Unveiling the Power of MSMEs: Growth Engines of the Indian Economy.

Unveiling the Power of MSMEs: Growth Engines of the Indian Economy.


Did you know that Micro, Small, and Medium Enterprises (MSMEs) contribute to nearly 45% of India's manufacturing output and 40% of its exports? These staggering figures not only highlight the significance of MSMEs in the Indian economy but also point to the vast opportunities they offer. Whether you are a budding entrepreneur or an established business owner, understanding the landscape of MSMEs can provide you with insights into leveraging growth opportunities and navigating challenges with the support of government initiatives.

What are MSMEs?

The Micro, Small and Medium Enterprises Development (MSMED) Act, 2006, which became effective on October 2, 2006, defines MSMEs. The MSMED Act of 2006 defines Micro, Small, and Medium Enterprises based on

  1. investment in plant and machinery for those involved in the manufacture, production, processing, or preservation of goods and services.
  2. The purchase of equipment for businesses that provide or offer services.

New Definition of MSMEs:

According to the new definition of MSMEs released in May 2020, the amount of investment limit has been raised and a new turnover condition has been added.

The distinction between the manufacturing and services sectors has been removed.

Under the new criteria, a micro-enterprise can invest up to Rs 1 crore and a turnover of less than Rs 5 crore, a small firm has an investment of up to Rs 10 crore and a turnover of up to Rs 50 crore, and a medium firm has an investment of up to Rs 20 crore and a turnover of less than Rs 100 crore.

Benefits provided to MSMEs:

  • Priority sector lending benefits for loans.
  • The Government and its agencies allocate 25% of procurement for MSMEs.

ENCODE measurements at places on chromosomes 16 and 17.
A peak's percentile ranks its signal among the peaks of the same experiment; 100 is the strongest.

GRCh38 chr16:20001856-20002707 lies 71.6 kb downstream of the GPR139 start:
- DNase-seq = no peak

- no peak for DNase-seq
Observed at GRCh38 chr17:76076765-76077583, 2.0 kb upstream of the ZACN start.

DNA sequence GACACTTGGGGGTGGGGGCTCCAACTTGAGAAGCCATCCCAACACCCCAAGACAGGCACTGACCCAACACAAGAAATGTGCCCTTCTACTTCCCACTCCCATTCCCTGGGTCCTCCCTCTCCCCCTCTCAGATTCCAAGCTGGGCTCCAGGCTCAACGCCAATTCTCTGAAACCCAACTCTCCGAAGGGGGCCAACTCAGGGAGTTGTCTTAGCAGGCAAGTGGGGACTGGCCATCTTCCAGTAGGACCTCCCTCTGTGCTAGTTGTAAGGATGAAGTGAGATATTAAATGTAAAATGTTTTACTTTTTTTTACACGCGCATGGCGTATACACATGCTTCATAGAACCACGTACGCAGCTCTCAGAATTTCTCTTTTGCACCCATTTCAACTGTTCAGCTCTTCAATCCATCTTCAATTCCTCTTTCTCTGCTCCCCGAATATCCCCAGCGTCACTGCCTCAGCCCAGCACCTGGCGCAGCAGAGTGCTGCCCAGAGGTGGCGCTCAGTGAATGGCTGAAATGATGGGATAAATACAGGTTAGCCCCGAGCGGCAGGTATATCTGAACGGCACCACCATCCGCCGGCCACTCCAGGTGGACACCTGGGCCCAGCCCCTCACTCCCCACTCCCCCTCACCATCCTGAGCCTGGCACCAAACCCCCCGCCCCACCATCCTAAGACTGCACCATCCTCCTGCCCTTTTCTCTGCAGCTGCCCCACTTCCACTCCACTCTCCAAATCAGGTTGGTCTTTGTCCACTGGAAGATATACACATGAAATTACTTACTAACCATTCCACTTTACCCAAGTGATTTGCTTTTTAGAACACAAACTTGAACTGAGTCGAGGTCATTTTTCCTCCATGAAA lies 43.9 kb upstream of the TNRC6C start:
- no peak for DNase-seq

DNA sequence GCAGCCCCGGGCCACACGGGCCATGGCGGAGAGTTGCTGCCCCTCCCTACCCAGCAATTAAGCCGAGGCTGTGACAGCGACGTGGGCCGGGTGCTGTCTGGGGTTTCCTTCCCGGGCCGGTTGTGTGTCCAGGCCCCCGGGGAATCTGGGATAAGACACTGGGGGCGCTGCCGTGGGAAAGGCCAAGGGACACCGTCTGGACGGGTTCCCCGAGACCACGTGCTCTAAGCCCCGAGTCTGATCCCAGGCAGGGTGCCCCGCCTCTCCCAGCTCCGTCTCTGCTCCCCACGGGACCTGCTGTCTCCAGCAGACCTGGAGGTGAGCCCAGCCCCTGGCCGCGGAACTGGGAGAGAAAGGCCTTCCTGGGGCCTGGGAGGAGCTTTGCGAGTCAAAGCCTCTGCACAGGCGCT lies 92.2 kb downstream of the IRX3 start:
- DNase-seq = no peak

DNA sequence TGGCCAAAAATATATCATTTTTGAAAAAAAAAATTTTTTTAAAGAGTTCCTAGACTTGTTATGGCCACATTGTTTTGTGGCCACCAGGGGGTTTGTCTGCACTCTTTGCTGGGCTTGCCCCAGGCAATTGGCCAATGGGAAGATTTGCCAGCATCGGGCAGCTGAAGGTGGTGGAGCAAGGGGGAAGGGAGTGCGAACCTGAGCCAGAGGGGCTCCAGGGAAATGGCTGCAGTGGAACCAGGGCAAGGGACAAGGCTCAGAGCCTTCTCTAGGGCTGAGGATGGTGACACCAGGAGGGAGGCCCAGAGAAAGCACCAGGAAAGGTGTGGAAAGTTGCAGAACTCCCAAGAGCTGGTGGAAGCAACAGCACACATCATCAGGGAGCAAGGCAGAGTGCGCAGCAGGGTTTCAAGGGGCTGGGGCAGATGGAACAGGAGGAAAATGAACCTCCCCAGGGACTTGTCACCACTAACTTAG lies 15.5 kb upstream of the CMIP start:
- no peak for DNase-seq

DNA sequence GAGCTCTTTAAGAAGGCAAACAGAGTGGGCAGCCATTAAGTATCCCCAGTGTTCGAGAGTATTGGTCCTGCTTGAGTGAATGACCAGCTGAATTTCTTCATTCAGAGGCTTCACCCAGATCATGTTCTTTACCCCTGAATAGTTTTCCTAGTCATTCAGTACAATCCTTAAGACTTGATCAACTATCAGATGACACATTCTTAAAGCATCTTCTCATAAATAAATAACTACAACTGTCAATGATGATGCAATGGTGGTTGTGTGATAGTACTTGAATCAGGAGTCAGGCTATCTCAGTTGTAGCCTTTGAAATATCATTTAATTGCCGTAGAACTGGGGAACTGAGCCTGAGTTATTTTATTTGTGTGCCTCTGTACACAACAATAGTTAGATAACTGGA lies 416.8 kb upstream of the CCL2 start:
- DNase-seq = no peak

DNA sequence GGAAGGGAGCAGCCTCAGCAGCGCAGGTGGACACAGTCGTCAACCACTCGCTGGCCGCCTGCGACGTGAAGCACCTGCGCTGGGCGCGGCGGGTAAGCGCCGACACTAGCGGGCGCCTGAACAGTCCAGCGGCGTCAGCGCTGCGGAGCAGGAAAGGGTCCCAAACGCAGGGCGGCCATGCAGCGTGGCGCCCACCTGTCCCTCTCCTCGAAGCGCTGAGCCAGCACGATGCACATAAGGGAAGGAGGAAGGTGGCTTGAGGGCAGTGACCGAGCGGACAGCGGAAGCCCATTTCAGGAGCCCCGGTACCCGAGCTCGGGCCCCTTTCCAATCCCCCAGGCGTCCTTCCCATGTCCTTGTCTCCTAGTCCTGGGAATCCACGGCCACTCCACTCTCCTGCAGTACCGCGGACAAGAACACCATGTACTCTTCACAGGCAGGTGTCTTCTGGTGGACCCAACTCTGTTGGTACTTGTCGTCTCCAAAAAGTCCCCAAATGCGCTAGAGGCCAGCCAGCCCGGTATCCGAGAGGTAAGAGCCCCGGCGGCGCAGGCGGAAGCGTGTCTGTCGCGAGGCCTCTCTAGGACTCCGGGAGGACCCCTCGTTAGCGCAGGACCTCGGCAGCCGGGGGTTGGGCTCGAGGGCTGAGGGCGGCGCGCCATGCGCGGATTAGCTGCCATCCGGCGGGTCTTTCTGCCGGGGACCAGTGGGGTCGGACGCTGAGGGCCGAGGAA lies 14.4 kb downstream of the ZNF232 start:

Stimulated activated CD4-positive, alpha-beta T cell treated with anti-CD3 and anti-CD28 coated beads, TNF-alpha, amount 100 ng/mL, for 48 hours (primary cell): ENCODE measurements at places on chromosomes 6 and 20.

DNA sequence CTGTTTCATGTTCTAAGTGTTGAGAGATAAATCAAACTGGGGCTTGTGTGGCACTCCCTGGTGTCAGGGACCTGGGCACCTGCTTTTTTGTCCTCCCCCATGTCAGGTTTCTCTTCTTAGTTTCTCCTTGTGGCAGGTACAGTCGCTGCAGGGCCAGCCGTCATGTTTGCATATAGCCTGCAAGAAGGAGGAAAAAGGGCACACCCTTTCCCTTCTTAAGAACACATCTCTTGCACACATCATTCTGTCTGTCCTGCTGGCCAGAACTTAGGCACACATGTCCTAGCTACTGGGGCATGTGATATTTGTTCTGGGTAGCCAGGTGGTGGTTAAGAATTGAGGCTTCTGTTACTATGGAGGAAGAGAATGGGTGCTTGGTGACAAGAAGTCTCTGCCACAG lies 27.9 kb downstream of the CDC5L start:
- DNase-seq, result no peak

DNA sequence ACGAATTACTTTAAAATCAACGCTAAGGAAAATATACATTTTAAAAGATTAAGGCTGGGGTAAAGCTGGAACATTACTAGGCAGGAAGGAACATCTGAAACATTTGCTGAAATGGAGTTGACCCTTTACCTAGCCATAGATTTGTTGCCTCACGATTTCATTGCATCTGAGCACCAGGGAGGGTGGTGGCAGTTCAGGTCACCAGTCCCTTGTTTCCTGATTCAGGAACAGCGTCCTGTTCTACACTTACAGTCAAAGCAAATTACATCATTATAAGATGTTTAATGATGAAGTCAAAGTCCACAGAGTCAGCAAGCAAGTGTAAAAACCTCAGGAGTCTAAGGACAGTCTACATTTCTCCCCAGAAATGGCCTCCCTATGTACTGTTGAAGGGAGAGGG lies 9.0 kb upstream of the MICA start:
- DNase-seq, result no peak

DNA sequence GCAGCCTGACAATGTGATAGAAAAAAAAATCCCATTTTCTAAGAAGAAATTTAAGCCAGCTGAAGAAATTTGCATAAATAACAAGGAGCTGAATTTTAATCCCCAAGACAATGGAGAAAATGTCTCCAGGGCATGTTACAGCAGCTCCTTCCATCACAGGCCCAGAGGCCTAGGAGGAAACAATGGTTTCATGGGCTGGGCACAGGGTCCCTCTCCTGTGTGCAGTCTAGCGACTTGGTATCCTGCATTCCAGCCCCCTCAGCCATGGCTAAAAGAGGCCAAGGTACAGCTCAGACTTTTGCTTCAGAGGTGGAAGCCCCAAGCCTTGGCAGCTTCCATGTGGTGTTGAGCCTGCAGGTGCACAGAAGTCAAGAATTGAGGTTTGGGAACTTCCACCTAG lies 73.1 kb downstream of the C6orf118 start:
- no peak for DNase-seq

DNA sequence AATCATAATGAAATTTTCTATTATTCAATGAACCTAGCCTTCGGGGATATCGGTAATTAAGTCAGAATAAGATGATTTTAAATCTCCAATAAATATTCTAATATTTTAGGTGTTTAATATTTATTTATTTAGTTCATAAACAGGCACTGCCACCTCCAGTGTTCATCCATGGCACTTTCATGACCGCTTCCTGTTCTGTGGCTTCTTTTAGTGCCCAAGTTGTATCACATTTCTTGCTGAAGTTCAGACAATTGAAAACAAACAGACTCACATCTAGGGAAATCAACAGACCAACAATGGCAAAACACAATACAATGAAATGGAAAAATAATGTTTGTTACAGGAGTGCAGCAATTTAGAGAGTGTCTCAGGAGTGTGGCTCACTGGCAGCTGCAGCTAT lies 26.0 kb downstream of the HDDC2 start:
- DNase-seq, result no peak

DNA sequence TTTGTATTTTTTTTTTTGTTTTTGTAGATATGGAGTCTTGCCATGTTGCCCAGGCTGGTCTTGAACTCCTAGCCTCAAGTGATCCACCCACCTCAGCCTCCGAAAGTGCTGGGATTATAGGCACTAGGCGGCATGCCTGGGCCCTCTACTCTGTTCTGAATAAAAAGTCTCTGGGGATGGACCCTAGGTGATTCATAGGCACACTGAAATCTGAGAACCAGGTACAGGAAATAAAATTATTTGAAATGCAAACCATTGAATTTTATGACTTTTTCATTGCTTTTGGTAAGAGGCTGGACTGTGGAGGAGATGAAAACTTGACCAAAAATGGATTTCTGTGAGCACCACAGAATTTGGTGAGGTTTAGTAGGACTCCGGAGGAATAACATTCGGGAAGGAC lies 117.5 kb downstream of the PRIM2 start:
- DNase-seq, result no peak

• Under insolvency legislation, promoters (unlike large corporations) are permitted to bid on stressed assets.
  • Various government programs and funds are available.

List of businesses engaged in providing or offering services:

Examples of businesses falling under the services category include:

  • Small road and water transport operators with an initial vehicle investment of up to Rs. 200.00 lakhs under the Priority sector.
  • Retail commerce with credit limits up to Rs. 20.00 lakhs.
  • Small business (where the original cost price of the equipment utilized for commercial purposes does not exceed Rs.20.00 lakhs)
  • Professional and self-employed individuals (whose borrowing limits do not exceed Rs.10.00 lakhs, of which no more than Rs.2.00 lakhs should be for working capital requirements, except in the case of professionally qualified medical practitioners establishing a practice in semi-urban and rural areas, where borrowing limits do not exceed Rs.15.00 lakhs, with a sub-ceiling of Rs.3 lakhs for working capital requirements)

Significance of MSMED Act 2006:

The MSMED Act of 2006 led to the inclusion of the services sector in the definition of MSMEs and expanded the scope to cover Medium Enterprises.

Share of MSMEs in India:

As per the Planning Commission, Micro, Small, and Medium Enterprises have a pivotal role in terms of output, exports, and employment.(approximately 45% of manufacturing output), exports (about 40% of overall exports), and employment (about 69 million people in over 29 million units across the country). It is observed that as income increases, the share of the informal sector decreases while that of the formal SME sector increases.